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Trump Signs Executive Order to Keep Meat and Poultry Processing Facilities Open

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President Trump signed an executive order late Tuesday that declared US meat and poultry processing facilities “critical infrastructure” necessary to maintain the nation’s food supply chain, keeping them open under the Defense Protection Act. Blayne Alexander reported in the lead story on NBC Nightly News, “On the heels of a dire warning from Tyson Foods that the food supply chain is breaking, President Trump is invoking the Defense Production Act, ordering all beef, chicken, pork, and egg facilities to stay open. … The President’s executive order will also send more protective gear for employees at meat plants, which have been hit hard by COVID-19.”

Reuters quotes Trump as saying in the Oval Office during a meeting with Florida Gov. Ron DeSantis (R), “We’re working with Tyson … We’re going to sign an executive order today, I believe, and that will solve any liability problems where they had certain liability problems.” The AP  reports the order “will use the Defense Production Act to classify meat processing as critical infrastructure to keep plants open and prevent a shortage of chicken, pork and other meat on supermarket shelves, despite concerns about workers’ health.” The coronavirus “has forced two of the nation’s largest plants, one in Iowa and one in South Dakota, to close and others to slow production.”

The New York Times reports the move “comes as meat plants around the country have turned into coronavirus hot spots, sickening thousands of workers, and after the head of Tyson Foods, one of the country’s largest processors, warned that millions of pounds of meat would simply disappear from the supply chain.” USA Today reports, “Critics said the forced openings – some plants have closed because so many employees contracted the coronavirus – threaten the safety of workers who remain vulnerable to the disease. … More than 4,400 meatpacking workers have tested positive for the virus, and at least 18 have died from the virus as of Tuesday morning.”

The Washington Post reports, “At least 79 food-processing and meatpacking plants have reported cases” of COVID-19 as of Monday, “with many plants closing temporarily because of illness and absenteeism and to do deep cleaning and retrofitting to accommodate social distancing and proper protective gear. … The daily cattle slaughter for the week of April 13 fell nearly 24 percent from the same week a year ago, and pig slaughter was down 13 percent. In response to these significant and unprecedented swings,” the USDA said last week “that it expects beef prices to rise 1 to 2 percent this year, poultry as much as 1.5 percent and pork between 2 and 3 percent.” The Washington Post  separately reports that the United Food and Commercial Workers union “said Tuesday at least 17 workers in the industry have died from the disease and at least 5,000 have been directly impacted by the virus.”

Grocery supply executive says some meat could be out of stock by next week. Fox News  reports on its website that C&S Wholesale Grocers CEO Michael Duffy said Tuesday that consumers “will soon see more instances of meat being out of stock in grocery stores due to disruptions in the supply chain amid the coronavirus outbreak.” Duffy said, “What we’re seeing is with consumer demand up almost 50 percent on average the last six weeks and the cumulative impact of all the plant closures and shift reductions reducing production capacity by 30 to 40 percent, we will see more out of stocks at retail probably beginning next week.”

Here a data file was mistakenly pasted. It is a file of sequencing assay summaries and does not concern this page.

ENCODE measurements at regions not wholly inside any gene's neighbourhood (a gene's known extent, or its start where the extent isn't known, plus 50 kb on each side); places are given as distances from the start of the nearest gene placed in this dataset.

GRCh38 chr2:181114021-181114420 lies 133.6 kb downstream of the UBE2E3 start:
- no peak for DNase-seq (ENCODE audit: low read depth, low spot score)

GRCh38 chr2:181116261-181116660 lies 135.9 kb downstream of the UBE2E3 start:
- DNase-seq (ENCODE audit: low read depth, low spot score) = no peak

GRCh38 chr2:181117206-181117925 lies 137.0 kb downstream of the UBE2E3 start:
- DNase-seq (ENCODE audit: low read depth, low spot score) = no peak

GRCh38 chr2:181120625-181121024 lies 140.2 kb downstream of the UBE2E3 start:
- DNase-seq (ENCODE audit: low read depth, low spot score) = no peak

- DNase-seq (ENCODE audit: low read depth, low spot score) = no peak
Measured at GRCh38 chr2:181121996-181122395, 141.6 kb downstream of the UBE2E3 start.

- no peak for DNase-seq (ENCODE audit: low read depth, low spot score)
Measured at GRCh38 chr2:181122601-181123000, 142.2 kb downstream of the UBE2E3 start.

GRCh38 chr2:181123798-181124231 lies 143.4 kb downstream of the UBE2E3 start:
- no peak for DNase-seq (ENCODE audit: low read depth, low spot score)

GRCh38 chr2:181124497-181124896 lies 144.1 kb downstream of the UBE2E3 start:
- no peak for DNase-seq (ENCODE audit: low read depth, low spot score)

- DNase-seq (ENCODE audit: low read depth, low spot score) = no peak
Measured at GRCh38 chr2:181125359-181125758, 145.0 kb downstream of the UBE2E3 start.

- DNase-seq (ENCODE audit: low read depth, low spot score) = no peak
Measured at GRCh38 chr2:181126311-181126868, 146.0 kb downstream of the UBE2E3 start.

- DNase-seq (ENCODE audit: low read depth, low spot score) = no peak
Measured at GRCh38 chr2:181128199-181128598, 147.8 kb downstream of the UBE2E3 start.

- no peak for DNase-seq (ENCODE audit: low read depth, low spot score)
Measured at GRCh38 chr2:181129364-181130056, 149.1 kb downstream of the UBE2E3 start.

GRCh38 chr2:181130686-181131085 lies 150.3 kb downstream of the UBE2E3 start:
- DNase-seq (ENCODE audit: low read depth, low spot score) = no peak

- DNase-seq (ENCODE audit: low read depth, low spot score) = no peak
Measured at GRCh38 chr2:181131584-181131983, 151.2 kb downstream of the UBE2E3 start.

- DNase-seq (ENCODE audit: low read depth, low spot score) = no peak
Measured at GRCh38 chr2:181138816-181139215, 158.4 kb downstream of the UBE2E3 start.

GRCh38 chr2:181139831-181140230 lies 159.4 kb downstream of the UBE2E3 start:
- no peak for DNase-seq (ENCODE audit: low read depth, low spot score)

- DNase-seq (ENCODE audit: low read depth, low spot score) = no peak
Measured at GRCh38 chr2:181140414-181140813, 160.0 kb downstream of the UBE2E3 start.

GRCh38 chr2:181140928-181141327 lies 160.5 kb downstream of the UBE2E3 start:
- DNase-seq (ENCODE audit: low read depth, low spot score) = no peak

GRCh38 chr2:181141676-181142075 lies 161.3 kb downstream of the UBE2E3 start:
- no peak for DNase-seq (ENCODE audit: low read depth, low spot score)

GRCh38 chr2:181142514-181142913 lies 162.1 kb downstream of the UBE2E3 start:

OSHA investigating seven Wisconsin food processing plants over COVID-19 concerns. The Milwaukee Journal Sentinel  reports, “The COVID-19 crisis in Wisconsin food processing plants continues to intensify, with more than 100 workers at a Darien facility testing positive for the virus and an employee at a Pleasant Prairie plant dying from the illness.” Occupational Safety and Health Administration officials “say they are now investigating seven Wisconsin food processing plants over virus-related concerns.”

Delaware plant killed nearly 2 million chickens due to quarantine impact. The New York Times reports Delaware-based Allen Harim Foods “killed nearly 2 million chickens this month after many of its workers were sidelined by illness or quarantine orders related to the coronavirus, industry officials said.” The Times says the action “was the latest example of how food processors are being affected by the coronavirus, which is keeping workers away because of illness or quarantine.”

Health officials concerned about two poultry plants on Virginia’s Eastern Shore. The Washington Post  reports, “Health officials on Virginia’s Eastern Shore are increasingly worried that clusters of coronavirus tied to two poultry plants may overwhelm” the only local hospital. The Perdue Farms and Tyson Foods plants “have continued operating as the number of cases linked to them climbed in the past week, according to health officials. Hospital officials said Tuesday that there are nearly 100 cases of Tyson employees or people who came in contact with them” contracting COVID-19, “while the Perdue plant has about 80 such cases.”

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